The area which interests me most is where authors are endorsed by other authors. This might happen for several reasons. The first is that one author genuinely admires the work of another. If they do, and they say so, that is surely a good thing. But what if two authors share the same publisher? It must have occurred to the marketing department that their authors might usefully endorse each other. And even where this is not the case, there is always the possibility that mutual back-scratching is taking place.

The first time I considered this subject was when I bought a copy of Underworld, by Don Delilo. I have since given this book away, but it contained several pages of praise from various sources. I made two attempts to read it, giving up both times.

I recently read The Blue Book, by A L Kennedy. On the back cover was a quotation from Richard Ford. Since I have given this book away too I am going by memory here, but I believe it said, ‘This woman is a profound writer.’ And those were the only words on the back cover.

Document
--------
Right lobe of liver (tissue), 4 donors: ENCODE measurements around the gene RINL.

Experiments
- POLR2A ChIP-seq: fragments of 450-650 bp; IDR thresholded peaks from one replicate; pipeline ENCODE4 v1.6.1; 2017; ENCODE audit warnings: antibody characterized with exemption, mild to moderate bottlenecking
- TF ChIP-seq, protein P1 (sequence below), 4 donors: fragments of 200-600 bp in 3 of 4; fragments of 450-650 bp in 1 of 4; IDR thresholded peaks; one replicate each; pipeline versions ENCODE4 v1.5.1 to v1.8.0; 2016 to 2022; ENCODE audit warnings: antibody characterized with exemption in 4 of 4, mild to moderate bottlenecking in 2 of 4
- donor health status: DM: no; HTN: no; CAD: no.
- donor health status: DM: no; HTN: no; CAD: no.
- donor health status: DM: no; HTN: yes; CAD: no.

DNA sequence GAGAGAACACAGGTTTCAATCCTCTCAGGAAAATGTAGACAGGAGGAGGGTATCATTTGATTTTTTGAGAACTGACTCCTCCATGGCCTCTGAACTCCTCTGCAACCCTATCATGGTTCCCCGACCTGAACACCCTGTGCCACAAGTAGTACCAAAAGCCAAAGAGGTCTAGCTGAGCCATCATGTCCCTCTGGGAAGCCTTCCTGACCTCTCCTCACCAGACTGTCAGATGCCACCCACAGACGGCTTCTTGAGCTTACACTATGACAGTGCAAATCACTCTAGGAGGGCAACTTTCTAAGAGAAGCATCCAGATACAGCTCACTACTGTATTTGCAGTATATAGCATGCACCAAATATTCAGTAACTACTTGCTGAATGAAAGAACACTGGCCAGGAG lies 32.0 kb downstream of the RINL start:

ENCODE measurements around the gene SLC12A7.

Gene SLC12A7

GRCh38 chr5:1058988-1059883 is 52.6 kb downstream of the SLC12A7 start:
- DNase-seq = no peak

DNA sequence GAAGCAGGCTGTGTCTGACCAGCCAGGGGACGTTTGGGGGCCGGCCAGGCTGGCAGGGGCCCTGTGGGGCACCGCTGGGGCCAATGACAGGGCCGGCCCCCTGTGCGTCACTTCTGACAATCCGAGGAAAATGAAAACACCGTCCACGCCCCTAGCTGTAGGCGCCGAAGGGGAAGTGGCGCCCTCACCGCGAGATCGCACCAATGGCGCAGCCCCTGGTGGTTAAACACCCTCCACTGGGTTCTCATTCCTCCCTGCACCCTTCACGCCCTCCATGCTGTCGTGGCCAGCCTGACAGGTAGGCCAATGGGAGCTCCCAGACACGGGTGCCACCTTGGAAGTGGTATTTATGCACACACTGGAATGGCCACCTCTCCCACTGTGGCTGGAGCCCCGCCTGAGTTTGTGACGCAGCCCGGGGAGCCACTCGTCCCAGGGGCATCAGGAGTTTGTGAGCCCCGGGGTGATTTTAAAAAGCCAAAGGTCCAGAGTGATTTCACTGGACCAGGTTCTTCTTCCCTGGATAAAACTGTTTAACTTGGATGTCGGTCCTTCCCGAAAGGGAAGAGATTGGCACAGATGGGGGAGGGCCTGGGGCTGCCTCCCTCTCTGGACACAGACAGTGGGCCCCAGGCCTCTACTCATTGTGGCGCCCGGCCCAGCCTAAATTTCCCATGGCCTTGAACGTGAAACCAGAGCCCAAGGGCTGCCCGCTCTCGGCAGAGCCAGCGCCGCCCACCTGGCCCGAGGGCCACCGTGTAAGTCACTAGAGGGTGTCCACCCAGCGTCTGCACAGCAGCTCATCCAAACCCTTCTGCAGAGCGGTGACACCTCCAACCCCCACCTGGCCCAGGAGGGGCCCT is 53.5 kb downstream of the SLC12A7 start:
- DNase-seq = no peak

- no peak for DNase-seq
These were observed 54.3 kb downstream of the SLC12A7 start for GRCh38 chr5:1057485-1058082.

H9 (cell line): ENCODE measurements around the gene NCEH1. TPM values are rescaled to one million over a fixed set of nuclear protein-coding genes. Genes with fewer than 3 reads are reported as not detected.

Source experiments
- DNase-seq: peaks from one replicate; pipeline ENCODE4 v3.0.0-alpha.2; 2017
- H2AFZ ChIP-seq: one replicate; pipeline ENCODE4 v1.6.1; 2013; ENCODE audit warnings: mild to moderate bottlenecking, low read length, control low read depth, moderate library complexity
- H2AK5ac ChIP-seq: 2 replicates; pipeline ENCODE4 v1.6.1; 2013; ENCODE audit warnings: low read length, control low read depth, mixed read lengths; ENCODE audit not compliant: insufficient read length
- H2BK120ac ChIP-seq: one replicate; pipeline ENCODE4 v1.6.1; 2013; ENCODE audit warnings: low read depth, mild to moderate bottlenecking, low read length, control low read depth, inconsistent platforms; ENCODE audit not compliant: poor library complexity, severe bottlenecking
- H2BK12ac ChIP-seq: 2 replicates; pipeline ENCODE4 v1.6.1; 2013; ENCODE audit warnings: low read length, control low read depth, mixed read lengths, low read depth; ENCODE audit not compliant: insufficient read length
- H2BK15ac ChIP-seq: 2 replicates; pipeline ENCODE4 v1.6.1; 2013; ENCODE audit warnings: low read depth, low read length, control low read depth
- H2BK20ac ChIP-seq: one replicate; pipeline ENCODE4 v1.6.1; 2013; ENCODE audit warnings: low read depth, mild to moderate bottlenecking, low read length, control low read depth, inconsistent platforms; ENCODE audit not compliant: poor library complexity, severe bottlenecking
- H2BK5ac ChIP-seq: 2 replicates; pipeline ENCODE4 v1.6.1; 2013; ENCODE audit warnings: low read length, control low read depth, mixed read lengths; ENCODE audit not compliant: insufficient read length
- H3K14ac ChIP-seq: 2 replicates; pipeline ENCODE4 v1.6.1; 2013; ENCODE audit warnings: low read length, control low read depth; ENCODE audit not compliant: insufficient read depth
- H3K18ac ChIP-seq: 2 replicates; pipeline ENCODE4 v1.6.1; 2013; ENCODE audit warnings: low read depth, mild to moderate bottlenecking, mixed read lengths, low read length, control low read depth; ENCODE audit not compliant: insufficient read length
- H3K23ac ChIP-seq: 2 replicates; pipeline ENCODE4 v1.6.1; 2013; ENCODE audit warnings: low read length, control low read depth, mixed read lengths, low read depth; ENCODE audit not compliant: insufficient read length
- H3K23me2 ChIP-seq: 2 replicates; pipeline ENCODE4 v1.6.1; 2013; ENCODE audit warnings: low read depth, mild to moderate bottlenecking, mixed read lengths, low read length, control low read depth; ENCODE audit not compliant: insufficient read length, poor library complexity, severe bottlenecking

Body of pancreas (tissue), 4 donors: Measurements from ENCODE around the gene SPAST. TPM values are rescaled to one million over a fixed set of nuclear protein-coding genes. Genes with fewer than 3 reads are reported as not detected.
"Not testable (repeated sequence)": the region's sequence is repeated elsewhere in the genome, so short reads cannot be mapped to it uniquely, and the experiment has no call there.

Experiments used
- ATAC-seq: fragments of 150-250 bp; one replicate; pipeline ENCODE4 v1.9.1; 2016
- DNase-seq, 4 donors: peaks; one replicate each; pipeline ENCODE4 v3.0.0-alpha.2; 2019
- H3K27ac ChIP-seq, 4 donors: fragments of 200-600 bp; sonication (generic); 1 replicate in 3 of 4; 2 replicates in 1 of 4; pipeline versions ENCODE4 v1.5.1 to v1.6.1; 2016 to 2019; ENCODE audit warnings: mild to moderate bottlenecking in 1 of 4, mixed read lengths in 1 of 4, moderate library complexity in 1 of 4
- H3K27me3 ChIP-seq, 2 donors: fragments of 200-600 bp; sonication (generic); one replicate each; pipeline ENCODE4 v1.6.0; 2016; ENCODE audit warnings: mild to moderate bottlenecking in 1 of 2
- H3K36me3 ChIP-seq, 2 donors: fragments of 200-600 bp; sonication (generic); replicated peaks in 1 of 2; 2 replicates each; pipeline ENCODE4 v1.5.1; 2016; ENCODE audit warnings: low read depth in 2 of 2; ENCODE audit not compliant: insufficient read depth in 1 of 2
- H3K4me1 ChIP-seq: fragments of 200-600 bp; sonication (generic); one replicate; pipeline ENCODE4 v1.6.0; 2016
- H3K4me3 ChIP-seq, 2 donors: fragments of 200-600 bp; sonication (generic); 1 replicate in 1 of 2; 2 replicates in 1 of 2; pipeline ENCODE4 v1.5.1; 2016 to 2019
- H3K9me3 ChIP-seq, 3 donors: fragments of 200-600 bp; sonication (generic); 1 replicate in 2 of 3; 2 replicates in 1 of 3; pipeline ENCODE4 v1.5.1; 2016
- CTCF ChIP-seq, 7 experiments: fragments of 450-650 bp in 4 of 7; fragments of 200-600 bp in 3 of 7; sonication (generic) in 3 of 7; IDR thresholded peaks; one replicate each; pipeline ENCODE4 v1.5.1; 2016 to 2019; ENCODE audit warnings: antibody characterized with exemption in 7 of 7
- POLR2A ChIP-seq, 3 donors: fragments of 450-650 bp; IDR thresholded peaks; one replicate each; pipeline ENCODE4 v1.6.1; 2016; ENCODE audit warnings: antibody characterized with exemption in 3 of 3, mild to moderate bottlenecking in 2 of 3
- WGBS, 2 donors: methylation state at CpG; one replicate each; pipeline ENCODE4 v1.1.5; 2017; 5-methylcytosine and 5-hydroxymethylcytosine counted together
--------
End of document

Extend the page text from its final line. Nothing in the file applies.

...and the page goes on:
My first assumption is that Richard Ford meant what he said. But was he right and, if so, why? It has been suggested to me that he must be right because 1) he was a novelist himself and 2) he was such an accomplished novelist that he had won a Pulitzer Prize. I have problems with this, none of them having to do with Richard Ford or the quality of his work.

Do we have to be a writer to evaluate the work of a writer? Plainly not. But perhaps being a writer gives us added insights we can bring to bear in our review? That’s obviously possible, but with at least one caveat: a writer will have certain working prejudices (a good thing) lighting his way along the path as he works. But these may, on occasion, skew his reaction to the work of others. Tolstoy was a writer but had a low opinion of Shakespeare. Do we accept his unusual point of view because he wrote Anna Karenina?

Is there any way through all this? Yes. The conclusion alone it is not enough. To enable us to test it, we need to know how it was arrived at. I have no doubt that Richard Ford, if asked, would tell us exactly why he thinks A L Kennedy is a profound writer. But this information was denied us. So the prospective purchaser of The Blue  Book was left with a back cover occupied by a mere assertion in solitary splendour.

Even if this assertion had been made by a literary Pope speaking ex cathedra (or possibly ex libris) we should not accept it. We must insist on our right to think for ourselves.